Senator Rand Paul is an authentic; corral the Feds; hallowed be the Constitution; don’t touch my guns; build a fence Republican conservative. Or, is he? He is also a social progressive wanting to reform prison sentencing, give back citizenship privileges to nonviolent felons and has stated his opinion that police do sometimes unfairly profile citizens of color. Very interesting positions from a conservative Republican. Either way, he stops short of his father’s step over the edge into “who let the crazies out” Libertarianism. In today’s politically polarized environment, Rand Paul is an enigma who defies labels. In fact, Aaron Blake at the Washington Post recently wrote: “The trouble with Paul is that no well-known labels seem to fit him well.”
One label perhaps that we can apply is “Man of Principle.” There are few politicians that actually believe in a political ideology. I think that Senator Rand is one of them. Unfortunately, those that honorably stand for something, those that have firm political positions, very rarely get a chance at the presidency. Believing, in this time of rapid news cycles, large super PAC’s and instant media, makes it too easy for an opposing candidate to rapid fire fatuous and misleading sound bites. Dishonorable attacks have unfortunately been proven to be effective, even when they are patently false. Being a principled candidate with a well-defined political stance makes the Haters diatribe easier to sell to the preoccupied electorate. And there are those who do hate him. With few exceptions, most Media outlets are already gunning for him.
The sad reality though is that most of the really good presidents believed in and followed a set of ideological principles. George Washington, Abraham Lincoln, John Kennedy, Ronald Regan, etc. I wonder if modern technology and the voters media spun ignorance have now combined to make it impossible to elect a principled person as President. The result is that Rand Paul will not be able to campaign as a man of principle. His ethos will have a difficult time getting into the political narrative unless it can be slandered.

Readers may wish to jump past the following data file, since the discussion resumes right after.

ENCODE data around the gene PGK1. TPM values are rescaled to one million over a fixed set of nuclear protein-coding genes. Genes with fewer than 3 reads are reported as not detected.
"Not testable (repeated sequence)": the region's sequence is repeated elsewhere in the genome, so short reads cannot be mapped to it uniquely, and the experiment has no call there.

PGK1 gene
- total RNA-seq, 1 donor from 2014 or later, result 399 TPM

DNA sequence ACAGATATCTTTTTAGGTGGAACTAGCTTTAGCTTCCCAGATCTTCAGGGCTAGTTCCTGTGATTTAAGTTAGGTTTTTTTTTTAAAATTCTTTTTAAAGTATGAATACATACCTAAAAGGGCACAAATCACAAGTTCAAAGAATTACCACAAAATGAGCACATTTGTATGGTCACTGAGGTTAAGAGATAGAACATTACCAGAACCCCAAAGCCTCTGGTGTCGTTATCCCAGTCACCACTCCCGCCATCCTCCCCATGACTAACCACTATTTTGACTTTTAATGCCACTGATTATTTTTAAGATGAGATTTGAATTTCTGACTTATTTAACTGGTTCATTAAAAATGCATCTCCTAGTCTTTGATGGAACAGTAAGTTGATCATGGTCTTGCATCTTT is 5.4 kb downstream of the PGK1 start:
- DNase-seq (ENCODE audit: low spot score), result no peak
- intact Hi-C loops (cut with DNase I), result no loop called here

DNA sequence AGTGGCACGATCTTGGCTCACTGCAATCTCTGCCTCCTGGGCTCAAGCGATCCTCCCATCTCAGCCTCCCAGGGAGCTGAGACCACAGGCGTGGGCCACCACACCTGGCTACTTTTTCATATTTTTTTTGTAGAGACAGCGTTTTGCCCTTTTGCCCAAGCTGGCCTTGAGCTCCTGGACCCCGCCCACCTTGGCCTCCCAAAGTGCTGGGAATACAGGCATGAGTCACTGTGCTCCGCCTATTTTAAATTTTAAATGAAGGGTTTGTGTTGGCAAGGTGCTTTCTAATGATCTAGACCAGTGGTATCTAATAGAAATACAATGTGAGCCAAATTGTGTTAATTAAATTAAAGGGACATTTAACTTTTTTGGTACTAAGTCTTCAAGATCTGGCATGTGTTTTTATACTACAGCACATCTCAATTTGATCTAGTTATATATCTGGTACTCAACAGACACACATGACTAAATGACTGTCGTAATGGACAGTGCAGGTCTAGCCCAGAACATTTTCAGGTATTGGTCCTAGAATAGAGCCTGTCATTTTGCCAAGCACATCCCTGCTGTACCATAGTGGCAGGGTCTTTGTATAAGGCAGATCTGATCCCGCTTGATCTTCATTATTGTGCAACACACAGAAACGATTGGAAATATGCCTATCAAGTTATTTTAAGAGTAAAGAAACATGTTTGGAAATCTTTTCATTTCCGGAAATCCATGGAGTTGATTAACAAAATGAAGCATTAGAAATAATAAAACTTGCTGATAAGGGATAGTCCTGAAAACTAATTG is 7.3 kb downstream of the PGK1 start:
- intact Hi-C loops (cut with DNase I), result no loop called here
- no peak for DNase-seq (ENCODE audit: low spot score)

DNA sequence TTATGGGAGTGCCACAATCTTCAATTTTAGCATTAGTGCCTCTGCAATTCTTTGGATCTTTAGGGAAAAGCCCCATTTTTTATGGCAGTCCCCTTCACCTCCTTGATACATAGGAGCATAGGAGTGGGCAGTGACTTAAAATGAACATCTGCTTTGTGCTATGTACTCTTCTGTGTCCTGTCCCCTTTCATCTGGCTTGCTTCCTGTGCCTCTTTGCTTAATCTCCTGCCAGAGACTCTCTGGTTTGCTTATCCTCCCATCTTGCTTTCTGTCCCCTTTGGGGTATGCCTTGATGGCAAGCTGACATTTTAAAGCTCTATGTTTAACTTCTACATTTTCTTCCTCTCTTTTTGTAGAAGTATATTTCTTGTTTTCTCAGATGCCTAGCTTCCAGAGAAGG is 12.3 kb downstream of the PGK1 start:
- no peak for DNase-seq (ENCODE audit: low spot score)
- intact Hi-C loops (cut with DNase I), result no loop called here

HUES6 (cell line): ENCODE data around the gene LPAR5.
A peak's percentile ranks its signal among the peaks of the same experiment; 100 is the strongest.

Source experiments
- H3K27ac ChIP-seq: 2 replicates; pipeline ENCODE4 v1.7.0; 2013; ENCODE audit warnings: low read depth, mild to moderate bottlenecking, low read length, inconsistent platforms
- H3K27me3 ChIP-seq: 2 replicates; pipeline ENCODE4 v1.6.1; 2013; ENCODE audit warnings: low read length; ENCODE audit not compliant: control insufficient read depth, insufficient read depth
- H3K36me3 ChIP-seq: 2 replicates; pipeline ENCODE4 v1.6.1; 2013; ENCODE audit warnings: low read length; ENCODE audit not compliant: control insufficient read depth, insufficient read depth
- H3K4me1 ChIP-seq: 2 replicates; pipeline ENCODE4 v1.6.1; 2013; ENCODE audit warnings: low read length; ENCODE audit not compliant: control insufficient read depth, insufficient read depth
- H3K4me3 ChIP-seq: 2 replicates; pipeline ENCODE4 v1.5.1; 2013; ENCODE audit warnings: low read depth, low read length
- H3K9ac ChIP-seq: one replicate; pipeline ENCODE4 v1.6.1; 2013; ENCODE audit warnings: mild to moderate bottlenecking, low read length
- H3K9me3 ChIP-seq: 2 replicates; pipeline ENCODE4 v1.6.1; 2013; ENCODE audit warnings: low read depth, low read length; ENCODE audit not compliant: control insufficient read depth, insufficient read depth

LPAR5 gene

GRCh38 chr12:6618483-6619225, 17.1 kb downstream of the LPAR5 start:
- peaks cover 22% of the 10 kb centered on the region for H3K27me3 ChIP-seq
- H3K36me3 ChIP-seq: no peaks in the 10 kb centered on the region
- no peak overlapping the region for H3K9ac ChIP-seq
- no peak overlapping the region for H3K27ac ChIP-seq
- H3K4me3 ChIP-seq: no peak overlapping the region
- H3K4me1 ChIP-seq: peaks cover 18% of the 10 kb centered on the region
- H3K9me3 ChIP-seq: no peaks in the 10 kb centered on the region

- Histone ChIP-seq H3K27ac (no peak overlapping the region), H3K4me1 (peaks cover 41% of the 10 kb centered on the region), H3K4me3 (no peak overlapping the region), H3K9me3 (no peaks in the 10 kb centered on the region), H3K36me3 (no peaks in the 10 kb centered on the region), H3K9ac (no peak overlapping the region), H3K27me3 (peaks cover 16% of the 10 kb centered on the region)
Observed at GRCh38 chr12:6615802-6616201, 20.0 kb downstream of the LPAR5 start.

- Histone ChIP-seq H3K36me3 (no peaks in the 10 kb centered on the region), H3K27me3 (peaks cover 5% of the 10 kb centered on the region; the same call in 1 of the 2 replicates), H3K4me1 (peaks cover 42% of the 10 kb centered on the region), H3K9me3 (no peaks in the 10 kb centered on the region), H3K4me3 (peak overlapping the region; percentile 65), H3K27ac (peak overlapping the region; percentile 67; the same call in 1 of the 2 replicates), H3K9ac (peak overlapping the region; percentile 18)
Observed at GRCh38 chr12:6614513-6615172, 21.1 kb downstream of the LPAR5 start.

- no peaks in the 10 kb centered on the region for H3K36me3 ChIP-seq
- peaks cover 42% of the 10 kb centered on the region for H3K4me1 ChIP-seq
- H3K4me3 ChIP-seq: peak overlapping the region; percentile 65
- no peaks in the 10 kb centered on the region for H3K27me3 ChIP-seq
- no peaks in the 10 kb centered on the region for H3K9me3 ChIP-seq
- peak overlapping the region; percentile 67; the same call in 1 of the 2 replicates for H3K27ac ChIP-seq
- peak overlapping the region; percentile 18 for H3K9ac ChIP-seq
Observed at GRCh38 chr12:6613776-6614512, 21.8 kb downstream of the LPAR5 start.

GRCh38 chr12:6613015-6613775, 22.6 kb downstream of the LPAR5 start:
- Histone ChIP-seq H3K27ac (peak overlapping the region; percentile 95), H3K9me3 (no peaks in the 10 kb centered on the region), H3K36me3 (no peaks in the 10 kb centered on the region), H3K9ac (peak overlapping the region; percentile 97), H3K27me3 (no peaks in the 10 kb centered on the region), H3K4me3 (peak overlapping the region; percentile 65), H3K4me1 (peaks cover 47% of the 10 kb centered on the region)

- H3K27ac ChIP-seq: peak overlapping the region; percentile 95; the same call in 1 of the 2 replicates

While his conservative ideas are bound to find a rural following, his evasion of an easy label may make him interesting to independents. I confess, I am intrigued by the combination of platforms. Agreeable political positions include: limiting the government from seizing property without any evidence of a crime; supporting and encouraging vaccinations while not mandating; national fiscal responsibility; social progressive tendencies and reforming the tax code.
Positions that I find lacking would be: trashing the ACA without a better plan; building a border fence; no amnesty for illegal aliens and a 100% pro-life narrative (a pro-life stance needs to include those well-rehearsed limited exceptions.)
An interesting side note is that he continues to provide pro-bono eye surgery to Kentuckians in need of care. A generosity which sets him apart. This kindness shows a charitable propensity that meets The Moral Middle standards for “What Kind of Candidate Ought They to be.”
Being in his fourth year as a Senator along with his varied committee assignments (Foreign Relations, Health, Education, Labor and Pensions, Homeland Security and Government Affairs, and Small Business) round out his qualifications.
I am intrigued by Senator Paul. I hope he gets into the primaries. While he has distanced himself from his father’s more eccentric Libertarian policies, one thing I suspect that they have in common is the ability to liven up a debate. I hope to see him there.
Samuel Waen Jensen